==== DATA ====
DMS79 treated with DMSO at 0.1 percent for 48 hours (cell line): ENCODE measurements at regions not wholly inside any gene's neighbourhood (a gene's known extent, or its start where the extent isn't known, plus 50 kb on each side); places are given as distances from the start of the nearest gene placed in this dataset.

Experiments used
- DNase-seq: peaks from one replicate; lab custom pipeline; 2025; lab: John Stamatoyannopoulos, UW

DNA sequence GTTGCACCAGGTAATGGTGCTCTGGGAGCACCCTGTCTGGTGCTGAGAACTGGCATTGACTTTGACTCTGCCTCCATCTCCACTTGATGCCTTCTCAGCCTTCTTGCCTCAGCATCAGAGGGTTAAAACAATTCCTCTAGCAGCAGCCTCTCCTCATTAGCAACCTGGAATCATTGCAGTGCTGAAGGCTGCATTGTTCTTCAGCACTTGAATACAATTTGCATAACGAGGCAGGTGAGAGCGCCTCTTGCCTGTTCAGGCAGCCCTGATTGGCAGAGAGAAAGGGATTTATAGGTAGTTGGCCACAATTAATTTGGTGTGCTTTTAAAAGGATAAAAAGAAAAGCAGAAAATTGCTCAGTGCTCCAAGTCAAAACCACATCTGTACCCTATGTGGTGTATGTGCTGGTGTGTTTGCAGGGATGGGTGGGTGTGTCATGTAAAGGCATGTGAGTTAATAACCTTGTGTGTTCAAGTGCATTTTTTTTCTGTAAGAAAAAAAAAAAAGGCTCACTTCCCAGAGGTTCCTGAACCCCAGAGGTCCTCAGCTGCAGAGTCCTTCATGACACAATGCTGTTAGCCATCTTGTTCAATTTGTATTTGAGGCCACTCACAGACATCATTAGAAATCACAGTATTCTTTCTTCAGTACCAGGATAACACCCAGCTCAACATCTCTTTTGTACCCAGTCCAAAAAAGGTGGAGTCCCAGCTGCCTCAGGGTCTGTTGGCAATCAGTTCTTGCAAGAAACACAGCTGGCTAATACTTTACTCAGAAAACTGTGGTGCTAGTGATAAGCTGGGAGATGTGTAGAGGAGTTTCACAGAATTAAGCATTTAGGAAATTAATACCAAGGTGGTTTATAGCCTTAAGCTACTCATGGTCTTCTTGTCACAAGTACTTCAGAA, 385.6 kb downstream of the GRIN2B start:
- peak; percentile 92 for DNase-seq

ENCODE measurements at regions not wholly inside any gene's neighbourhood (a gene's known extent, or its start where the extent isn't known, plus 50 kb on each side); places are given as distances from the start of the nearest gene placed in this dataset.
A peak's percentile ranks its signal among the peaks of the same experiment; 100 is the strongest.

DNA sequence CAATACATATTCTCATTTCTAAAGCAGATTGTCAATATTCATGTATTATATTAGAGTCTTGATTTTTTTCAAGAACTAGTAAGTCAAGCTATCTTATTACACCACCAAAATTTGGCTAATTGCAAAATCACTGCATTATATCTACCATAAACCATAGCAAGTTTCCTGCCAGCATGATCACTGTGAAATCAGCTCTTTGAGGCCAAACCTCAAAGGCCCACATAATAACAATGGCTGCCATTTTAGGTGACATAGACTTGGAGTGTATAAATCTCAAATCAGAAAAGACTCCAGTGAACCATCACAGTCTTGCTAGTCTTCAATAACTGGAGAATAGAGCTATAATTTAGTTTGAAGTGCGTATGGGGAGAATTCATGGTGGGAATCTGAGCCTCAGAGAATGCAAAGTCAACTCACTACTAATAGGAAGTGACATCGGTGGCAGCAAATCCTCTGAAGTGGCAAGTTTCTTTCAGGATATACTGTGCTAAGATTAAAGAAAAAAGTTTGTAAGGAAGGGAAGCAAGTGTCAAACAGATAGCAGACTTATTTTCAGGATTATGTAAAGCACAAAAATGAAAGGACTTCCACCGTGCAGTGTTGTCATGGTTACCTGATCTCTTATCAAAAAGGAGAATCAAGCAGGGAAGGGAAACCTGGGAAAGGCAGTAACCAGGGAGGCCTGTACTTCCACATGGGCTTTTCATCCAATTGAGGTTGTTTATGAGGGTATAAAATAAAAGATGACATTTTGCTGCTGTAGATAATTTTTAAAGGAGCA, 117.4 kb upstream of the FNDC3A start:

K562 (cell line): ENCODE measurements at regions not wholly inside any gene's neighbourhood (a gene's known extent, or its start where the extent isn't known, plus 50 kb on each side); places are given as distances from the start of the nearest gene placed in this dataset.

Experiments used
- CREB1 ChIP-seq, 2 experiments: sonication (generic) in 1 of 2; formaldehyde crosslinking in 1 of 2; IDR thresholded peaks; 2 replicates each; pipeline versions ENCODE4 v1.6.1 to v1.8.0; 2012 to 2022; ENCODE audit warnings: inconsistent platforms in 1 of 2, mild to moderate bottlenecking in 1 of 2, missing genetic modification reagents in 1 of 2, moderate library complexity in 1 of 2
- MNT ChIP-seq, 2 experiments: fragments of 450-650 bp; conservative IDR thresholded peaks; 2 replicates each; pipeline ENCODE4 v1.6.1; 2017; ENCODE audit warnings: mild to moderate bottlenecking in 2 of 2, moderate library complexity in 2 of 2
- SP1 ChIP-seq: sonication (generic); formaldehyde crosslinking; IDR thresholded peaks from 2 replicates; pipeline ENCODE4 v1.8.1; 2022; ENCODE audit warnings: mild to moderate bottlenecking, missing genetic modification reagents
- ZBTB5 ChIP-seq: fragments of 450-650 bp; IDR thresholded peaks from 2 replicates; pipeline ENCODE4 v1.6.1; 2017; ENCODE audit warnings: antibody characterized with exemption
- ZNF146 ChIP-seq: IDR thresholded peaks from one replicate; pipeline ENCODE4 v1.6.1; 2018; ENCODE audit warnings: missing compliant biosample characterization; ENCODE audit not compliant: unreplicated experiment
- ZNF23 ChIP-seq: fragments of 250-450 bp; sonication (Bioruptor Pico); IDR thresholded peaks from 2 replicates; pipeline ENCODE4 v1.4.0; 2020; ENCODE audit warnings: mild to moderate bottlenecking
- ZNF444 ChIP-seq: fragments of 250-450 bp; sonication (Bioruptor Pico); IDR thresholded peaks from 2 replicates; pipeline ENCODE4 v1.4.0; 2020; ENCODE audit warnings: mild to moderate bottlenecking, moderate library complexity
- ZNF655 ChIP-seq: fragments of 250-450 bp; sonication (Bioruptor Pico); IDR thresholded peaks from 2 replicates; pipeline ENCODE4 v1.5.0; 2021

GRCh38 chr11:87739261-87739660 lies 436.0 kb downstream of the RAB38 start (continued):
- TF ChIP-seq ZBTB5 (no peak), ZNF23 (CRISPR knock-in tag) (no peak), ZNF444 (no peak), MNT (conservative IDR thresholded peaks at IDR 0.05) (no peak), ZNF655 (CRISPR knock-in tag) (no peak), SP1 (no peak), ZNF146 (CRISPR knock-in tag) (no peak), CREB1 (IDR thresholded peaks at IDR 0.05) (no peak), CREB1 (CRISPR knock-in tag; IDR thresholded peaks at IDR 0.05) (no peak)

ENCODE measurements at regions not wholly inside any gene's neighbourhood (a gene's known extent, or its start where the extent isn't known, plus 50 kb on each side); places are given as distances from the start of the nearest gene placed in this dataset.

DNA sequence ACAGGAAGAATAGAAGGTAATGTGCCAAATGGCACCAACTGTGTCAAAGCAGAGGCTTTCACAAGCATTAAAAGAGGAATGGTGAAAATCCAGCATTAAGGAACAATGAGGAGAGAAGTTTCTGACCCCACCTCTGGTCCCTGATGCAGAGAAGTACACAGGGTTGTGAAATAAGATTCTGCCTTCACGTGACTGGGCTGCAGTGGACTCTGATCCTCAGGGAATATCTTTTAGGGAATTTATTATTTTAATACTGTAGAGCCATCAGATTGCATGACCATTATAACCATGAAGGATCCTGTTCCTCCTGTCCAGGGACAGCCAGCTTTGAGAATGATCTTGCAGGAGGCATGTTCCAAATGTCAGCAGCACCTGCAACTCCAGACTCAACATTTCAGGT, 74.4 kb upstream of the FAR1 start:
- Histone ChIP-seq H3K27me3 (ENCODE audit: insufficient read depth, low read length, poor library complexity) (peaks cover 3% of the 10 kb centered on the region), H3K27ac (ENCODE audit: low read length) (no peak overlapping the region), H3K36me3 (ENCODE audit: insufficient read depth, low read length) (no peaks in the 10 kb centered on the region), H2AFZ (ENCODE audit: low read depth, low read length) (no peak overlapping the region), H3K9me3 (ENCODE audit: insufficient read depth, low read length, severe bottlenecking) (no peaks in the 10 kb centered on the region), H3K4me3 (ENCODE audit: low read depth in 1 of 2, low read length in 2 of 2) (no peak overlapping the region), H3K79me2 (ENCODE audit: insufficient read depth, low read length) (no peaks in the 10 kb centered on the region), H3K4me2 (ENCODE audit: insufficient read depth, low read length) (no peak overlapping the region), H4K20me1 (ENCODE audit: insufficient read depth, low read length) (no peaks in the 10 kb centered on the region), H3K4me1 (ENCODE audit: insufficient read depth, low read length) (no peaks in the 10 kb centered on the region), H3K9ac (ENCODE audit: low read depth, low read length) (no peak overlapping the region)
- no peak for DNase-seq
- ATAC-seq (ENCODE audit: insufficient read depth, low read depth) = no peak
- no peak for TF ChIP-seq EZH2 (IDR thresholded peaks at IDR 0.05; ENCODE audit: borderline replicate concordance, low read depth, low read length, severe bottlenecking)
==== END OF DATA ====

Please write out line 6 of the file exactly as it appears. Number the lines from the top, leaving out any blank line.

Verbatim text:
ENCODE measurements at regions not wholly inside any gene's neighbourhood (a gene's known extent, or its start where the extent isn't known, plus 50 kb on each side); places are given as distances from the start of the nearest gene placed in this dataset.